Ohio Ethics Commission Seal - Putnam Sentinel

PUTNAM COUNTY — As has become increasingly clear over the course of the last few weeks, an investigation into activities at Putnam County HomeCare & Hospice is underway by the Ohio Ethics Commission. Although OEC policy prohibits the confirmation or denial of any potential investigation, several informed county residents have provided corroboration.

Allegations about just such an investigation were first aired by Ottawa attorney Matthew Cunningham. Mr. Cunningham, who was retained by Health Board member Matthew Herman in his battle with his four fellows on the board, posited a link between efforts to remove Herman and the OEC’s subpoenaing of records from PCHH last November. At that time, former Health Board President Al Hueve acknowledged the reality of the investigation, but was reticent about providing details. Then Herman, during testimony given before the Putnam County District Advisory Council last Monday, raised the issue of the investigation while defending his position on the health board. Herman later stated he was interviewed by OEC investigators on Jan. 31, and suggested the other board members were interviewed, as well.

On Friday, Mr. Hueve confirmed that all health board members were interviewed, saying, “It’s certainly no secret now.”

Information gleaned from Herman, Hueve, and Cunningham indicates an anonymous complaint was reported to the OEC alleging nepotism within PCHH. While specifics of the investigation are unavailable, the matter reportedly centers around the hiring of a therapist, Stacy Alt, and the role her sister, Hospice Coordinator Kris Bellman, may have played in her employment.

Hueve reported Herman first raised a concern about the possible impropriety shortly after joining the health board. The two men then took the matter to Putnam County Prosecutor Gary Lammers for input.

“The board went to the prosecutor of Putnam County and asked, ‘What should we do?’” Mr. Hueve said. “(Prosecutor Lammers) said, ‘You know, there’s really nothing here. Could some things have been done better? Certainly. Does this deserve, you know, criminal prosecution? Certainly not.’ That’s what Gary Lammers told us.”

With that, the board considered the matter settled. According to Hueve, however, Herman persisted.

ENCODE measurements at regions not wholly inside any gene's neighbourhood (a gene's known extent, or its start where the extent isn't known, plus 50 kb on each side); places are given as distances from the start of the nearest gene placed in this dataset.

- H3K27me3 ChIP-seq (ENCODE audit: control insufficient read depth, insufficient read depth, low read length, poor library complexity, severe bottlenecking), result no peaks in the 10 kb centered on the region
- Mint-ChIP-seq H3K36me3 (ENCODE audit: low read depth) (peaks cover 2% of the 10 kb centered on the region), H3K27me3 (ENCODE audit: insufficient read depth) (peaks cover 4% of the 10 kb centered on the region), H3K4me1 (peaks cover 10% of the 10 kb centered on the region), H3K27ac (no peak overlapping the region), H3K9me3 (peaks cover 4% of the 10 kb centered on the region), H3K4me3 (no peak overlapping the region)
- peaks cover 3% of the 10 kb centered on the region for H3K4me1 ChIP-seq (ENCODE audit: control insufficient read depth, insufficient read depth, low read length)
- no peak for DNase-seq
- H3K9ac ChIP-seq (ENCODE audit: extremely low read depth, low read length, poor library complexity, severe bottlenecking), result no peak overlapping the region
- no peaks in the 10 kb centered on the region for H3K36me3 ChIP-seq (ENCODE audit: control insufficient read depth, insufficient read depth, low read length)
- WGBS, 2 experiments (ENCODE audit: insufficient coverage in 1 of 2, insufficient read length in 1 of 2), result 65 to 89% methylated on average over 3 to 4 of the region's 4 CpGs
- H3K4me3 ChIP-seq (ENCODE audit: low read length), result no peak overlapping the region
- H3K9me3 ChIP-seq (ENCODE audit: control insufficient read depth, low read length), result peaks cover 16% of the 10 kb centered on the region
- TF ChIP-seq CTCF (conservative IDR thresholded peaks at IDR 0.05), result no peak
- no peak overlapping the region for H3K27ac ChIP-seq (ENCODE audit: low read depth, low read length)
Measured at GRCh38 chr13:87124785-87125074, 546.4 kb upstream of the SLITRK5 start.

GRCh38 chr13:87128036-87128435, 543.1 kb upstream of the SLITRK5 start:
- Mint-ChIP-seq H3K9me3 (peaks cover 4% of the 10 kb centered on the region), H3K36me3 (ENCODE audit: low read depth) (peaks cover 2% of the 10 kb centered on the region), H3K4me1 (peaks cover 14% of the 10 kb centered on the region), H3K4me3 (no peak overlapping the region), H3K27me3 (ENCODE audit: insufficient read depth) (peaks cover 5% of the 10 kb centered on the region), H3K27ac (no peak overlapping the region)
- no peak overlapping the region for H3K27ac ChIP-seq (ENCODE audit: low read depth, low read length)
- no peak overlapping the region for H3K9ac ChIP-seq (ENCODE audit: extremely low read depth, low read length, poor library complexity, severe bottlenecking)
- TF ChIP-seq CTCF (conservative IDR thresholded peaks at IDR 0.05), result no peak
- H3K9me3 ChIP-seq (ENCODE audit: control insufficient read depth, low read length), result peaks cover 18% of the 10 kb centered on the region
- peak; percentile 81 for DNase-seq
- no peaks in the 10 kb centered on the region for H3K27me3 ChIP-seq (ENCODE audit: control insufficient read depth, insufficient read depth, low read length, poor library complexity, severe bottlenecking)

“My comment was, ‘Matthew, if you think it needs an investigation, you’re just going to have to do that on your own

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because we’re going to take the advice of counsel here and deal with it as advised,’” Mr. Hueve said. “I’m not trying to hide anything.”

Then came the subpoenas, and, subsequently, the interviews, during which Hueve’s faith was shaken.

“I looked into this last year and I did ask a lot of tough questions,” Mr. Hueve said. “But then there was another email I didn’t know about where Kris Bellman did say, you know my sister’s going to come in and interview. It looked like it might be trying to advocate for her sister. I found this out because the investigator brought it up to me and I said I had no idea it existed. Why did I not know about that and I’m told by an investigator that it exists because it was subpoenaed?”

In an interview, Lammers stated he couldn’t estimate when the investigation might conclude. He did report that of the three OEC investigations conducted in Putnam County while sitting as prosecutor, all resulted in some manner of guidance from the OEC.

“If they feel there is some corroboration to that complaint, they’ll probably be back in touch with that entity and make a recommendation,” Mr. Lammers added. “The recommendation could be to put some protective measures in place, it might suggest somebody resign from their position, and that’s the end of it. But if they feel there’s a violation of law, then that’s when they’ll make a referral to the county prosecutor; to me.”

As for Hueve, he stated he is open to any possibility, prepared to pursue the matter to its conclusion, however unpleasant.

“I’m willing to review that whole process again so that I know exactly what the potential liabilities are,” Mr. Hueve said. “If there is something there that probably should have been done better or maybe thay say this is pretty serious. I will follow it through and if somebody did something that was clearly wrong and misled me, that won’t work in their favor at all. I will take care of that. The easy thing would be to walk away. (PCHH) is too important for that.”